| 9.4°C Dublin

Sinéad O’Hart’s encyclopaedic knowledge turns the literary tides

Sinéad's latest book The Time Tider is out now.


Sinéad O'Hart. Photo: Jill O'Meara.

Sinéad O'Hart. Photo: Jill O'Meara.

Sinéad O'Hart. Photo: Jill O'Meara.


Before smartphones, laptops and PlayStations children had to work for their entertainment, had to make do with limited resources. A ball, of any description, became your best friend, toys lasted years, and books were read over and over again. Sinéad O’Hart grew up in one such environment, a Gorey home where books, in particular, were king. And it was the arrival of one set of books which would not only play a significant role in her childhood but also prove an inspiration in her later career.

My mam and dad encouraged me and my brother in everything we did, they were always very positive and supportive,” she says. “They would make sure we could go to the library, we’d go regularly, it was like a little cavern of perfection, my place of happiness and joy. We would get books wherever we could and one of the things my parents did was to buy The World Book of Encyclopaedia set, which would have been a lot of money at the time. I owe a lot of my career to those books, I was fascinated by them as a child and would read them constantly.”

This is Wexford Newsletter

A weekly update on the top stories from County Wexford in news and sport, direct to your inbox

This field is required

That career has seen her work shortlisted for the Children’s Books Ireland Awards, seen three popular middle grade novels released; The Eye of the North, The Star-Spun Web, and Skyborn. On February 2 her fourth novel, The Time Tider, hit bookstores, and it, like its predecessors, was partly inspired by those hours spent poring over giant encyclopaedias. 

“My ideas come from everywhere, from stuff I loved as a kid, the story of The Eye of the North was based on polar exploration and the kraken, and that came from me reading about the kraken as a child,” says Sinéad. “All the books I’ve written are rooted in things I discovered in childhood, and the encyclopaedias played a big part in that.”

Described as a “fast-paced adventure” The Time Tider follows Mara, a young girl who is on a mission to find her kidnapped father with the very fabric of time and space at stake. However, when it came to writing it Sinéad admits there were a few false starts. 

“This was my fifth try at writing it, I had tried it in a variety of settings, but it just didn’t feel right. Then I got this image of a girl and her dad in the back of a van, I just let it sit in my head and percolate, and from that image the whole box slowly began to weave together in a new way, and it worked.”

Despite being obsessed with books as a child and continuing that obsession into her third-level studies, Sinéad, like a lot of writers, took a while to fully embrace her latent talent, fulfilling a variety of roles before answering her calling.

“I previously worked in Pettitt’s in Gorey, I was in my teens at the time and it was one of those jobs where you help out where you can,” she recalls. “I had been working on the floor and they asked if I could help out at the meat counter, even though I was a vegetarian I said I would do it. It was hard work but I enjoyed it, I had a great time - the most complicated tool I had to use was a cleaver.”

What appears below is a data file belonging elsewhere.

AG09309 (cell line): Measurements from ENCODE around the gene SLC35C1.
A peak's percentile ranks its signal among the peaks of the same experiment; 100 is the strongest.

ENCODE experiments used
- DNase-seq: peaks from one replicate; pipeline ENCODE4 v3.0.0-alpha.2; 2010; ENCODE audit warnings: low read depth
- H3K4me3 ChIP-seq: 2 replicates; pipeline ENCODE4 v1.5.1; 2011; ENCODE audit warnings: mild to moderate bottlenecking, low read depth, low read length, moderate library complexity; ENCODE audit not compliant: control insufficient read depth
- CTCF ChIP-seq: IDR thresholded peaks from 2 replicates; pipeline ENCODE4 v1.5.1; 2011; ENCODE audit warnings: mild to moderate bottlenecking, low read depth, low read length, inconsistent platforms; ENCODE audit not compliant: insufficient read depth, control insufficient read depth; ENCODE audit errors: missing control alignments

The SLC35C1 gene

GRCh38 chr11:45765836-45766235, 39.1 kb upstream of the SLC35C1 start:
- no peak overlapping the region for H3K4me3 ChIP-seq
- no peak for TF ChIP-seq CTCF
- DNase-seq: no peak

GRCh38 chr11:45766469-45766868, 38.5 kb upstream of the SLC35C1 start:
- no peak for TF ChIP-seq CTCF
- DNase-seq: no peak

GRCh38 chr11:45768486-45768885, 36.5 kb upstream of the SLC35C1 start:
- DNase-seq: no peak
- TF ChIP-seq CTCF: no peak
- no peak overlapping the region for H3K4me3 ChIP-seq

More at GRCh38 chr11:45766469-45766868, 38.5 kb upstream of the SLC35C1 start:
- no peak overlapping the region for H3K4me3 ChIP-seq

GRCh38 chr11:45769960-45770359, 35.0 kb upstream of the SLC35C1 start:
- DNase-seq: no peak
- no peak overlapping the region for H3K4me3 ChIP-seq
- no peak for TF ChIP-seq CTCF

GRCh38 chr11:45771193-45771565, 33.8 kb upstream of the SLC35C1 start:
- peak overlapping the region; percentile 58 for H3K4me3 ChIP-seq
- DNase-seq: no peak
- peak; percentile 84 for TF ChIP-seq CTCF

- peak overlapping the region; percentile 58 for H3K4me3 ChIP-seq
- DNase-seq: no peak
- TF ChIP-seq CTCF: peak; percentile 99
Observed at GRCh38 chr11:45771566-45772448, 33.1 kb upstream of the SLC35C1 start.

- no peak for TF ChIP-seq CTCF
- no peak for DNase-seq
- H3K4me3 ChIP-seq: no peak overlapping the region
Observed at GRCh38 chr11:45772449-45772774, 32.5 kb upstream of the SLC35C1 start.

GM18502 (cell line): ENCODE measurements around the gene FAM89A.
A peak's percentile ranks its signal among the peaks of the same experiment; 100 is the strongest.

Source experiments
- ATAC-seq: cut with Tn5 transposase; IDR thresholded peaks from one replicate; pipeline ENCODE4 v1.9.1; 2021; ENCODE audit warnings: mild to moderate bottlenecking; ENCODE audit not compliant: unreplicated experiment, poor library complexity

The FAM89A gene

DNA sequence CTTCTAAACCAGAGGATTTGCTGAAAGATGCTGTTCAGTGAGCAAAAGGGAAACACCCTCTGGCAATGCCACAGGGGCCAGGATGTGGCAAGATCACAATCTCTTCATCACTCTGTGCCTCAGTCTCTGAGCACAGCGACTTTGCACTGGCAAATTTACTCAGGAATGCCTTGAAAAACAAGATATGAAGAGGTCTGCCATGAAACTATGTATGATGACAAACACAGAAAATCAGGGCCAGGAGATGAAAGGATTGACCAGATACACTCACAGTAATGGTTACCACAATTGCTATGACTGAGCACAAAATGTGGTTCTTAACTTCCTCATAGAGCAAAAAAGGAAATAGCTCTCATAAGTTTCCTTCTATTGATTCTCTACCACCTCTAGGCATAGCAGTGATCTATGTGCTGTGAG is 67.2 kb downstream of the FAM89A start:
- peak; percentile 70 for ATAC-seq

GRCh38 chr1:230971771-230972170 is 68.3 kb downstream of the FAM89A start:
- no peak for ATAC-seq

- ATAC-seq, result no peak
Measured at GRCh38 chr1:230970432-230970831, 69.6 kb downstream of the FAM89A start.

Having received a PhD in Medieval Studies from UCD, Sinéad emerged from her studies in the “mouth of the recession”, a time when qualifications in the arts were not in high demand.

“I began looking for work anywhere, all over the world. I worked in administration in UCD for a while, filing and archiving, then in its bookshop, I loved it there, it was one of my most happy times, but I had moved to Meath by this point and the commute was too much.”

It was at this point, in her mid-thirties, that Sinéad finally decided to go for it as an author, to see if she had what it took.

“I was fulfilled with my academic work but from the time I was young books and stories have been my passion,” she said. “I’m delighted to have been able to make a life in this career, I never thought I was good enough to be a writer, didn’t necessarily think people would be interested in what I had to say, or that I had a voice, it took me a long time to write something I felt comfortable in sharing.

“It’s fantastic (to be an author) I’ve accomplished something I never thought would be possible, there is challenges and difficulties, a certain amount of pressure, and a strange mix of emotions. It’s very nerve-wracking and scary when your books come out, hoping people will like it and enjoy it, there’s a very unexpected mix of emotions that comes with it.”

The official launch of The Time Tider was in Halfway up the Stairs in Greystones on Saturday, February 4 where Sinéad read an excerpt from the book and conducting a question and answer session. Among those present was her seven-year-old daughter, who, despite being an avid reader, has yet to get on board with her mother’s work. 

“She thinks I’m desperately uncool, she doesn’t really read my stuff yet, but she does read a lot. Those old encyclopaedias are still at my parents’ house so I’m going to get them for her eventually. If I was my daughter’s age and I saw myself and what I’ve become I would feel I’d achieved everything I’d ever wanted.”